Patagonia Triolet Jacket
Weight: 1 lb. 2.5 oz. (men’s medium)
Waterproofing: 3L Gore-Tex
What we like: A solid and trustworthy Gore-Tex shell at a reasonable price.
What we don’t: Fairly heavy; fits and feels a little too much like a ski jacket.
See the Men's Patagonia Triolet Jacket See the Women's Triolet Jacket
Patagonia is a consistent leader in the alpine apparel market, and their Triolet shell slots in as a burly and highly protective option at a very reasonable price. The thick, 75-denier face fabric is excellent for use around sharp equipment, the 3-layer Gore-Tex construction nicely fends off rain, snow, and wind, and Patagonia didn’t skimp on organization with five total pockets and ample adjustability. The Triolet is lacking in breathability for truly high-output uses and is a little heavy and bulky for fast-and-light missions, but it nevertheless is a trustworthy and well-executed design for a wide range of winter activities, including resort and backcountry skiing. Below we outline our experiences with the Triolet. To see how it stacks up to the competition, see our article on the best hardshell jackets.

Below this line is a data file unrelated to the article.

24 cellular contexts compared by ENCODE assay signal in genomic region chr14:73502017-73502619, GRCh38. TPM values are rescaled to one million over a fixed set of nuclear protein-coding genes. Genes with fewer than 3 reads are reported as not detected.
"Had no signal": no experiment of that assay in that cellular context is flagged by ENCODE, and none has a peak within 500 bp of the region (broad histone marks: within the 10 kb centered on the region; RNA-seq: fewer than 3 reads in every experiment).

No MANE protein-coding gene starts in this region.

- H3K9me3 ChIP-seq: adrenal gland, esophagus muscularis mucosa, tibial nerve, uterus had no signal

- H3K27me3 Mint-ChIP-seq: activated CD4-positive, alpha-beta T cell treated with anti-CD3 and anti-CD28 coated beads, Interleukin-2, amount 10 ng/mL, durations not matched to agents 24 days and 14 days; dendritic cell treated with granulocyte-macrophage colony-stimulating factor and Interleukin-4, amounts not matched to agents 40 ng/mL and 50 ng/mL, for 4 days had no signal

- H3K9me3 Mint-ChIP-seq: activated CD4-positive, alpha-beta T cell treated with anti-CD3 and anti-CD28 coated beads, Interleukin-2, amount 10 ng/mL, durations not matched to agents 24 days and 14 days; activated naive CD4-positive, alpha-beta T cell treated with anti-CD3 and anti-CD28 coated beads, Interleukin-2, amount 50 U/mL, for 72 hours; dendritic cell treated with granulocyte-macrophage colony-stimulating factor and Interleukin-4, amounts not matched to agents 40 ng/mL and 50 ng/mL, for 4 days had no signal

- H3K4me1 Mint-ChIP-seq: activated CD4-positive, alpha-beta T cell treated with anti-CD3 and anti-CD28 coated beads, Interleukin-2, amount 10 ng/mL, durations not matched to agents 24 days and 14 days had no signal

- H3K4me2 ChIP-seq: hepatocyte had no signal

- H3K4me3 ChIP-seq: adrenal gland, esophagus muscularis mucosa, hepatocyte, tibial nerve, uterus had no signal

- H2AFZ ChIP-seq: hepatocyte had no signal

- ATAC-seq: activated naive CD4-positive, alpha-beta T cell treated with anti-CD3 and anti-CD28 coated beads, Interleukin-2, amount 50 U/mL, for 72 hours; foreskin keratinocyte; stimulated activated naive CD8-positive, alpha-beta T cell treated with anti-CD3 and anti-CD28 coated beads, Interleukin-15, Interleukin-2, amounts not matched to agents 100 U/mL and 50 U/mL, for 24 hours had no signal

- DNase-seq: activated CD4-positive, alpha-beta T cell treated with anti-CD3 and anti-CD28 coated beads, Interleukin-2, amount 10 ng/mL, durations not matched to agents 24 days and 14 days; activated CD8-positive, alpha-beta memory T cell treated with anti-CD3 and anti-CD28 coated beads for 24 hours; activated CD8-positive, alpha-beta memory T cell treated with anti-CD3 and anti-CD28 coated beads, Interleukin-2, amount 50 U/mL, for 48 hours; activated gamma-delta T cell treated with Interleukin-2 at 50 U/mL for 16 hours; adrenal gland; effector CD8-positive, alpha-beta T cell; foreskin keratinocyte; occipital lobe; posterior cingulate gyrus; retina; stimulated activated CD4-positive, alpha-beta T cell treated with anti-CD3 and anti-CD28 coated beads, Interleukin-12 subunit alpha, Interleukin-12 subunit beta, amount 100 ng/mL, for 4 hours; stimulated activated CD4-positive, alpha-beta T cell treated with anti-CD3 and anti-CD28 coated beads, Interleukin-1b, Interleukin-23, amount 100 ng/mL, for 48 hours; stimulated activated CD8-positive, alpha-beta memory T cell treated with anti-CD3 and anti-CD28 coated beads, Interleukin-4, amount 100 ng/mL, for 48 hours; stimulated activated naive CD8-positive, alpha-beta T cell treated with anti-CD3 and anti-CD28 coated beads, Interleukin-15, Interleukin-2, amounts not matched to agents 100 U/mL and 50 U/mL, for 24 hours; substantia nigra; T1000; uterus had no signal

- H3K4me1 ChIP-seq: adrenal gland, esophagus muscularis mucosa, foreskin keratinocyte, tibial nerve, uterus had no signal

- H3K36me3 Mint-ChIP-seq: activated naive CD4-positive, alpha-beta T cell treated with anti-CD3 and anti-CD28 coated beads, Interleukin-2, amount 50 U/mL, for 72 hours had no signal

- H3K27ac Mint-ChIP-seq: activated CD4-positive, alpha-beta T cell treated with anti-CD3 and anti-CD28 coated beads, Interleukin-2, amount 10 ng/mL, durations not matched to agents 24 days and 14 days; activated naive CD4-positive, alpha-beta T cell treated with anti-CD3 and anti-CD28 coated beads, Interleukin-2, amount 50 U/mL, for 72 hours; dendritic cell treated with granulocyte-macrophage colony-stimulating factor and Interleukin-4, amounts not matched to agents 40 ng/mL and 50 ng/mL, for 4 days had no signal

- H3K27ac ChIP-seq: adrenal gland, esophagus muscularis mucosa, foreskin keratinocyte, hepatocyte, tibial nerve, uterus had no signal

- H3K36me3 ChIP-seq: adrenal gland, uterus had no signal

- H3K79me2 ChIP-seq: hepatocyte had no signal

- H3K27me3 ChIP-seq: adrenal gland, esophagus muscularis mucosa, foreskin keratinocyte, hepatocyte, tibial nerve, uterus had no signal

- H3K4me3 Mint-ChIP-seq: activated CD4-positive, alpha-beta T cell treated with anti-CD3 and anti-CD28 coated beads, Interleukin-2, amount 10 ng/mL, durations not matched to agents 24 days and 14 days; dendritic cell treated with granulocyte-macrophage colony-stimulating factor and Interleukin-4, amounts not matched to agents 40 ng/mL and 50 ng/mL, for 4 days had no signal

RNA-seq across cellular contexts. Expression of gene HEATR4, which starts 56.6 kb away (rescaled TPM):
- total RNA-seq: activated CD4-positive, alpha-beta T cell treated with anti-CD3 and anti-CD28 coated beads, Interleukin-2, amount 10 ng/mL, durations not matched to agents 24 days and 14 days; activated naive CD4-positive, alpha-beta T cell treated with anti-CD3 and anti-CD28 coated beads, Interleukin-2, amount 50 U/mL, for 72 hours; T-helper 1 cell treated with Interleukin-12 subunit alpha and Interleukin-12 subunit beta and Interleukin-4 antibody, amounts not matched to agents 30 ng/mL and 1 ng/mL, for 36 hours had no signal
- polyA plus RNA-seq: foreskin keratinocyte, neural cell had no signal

Table of Contents
- Weather Protection
- Weight and Packability
- Build Quality and Durability
- Key Design Features
- Fit and Sizing
- What We Like/What We Don't
- Comparison Table
- The Competition
Using a thick 75-denier face fabric and proven 3-layer Gore-Tex construction, the Patagonia Triolet Jacket feels nearly fortress-like in rough and rowdy weather. I gave the jacket a full shakedown—from late winter hikes in the Cascade Mountains to almost a full season of use as my primary backcountry and resort ski shell—and it never let me down. Transitioning while backcountry skiing on the aptly named Windy Ridge, I threw the Triolet on, cinched the hood, and was extremely impressed by how well it shut out the strong side gusts. And the jacket's excellent performance held true in wet conditions too. The durable water repellent (DWR) coating kept the shell from wetting out in light to moderate snowfall, and I never had any moisture make its way through the fabric, even as wet snow accumulated on the shoulders and arms.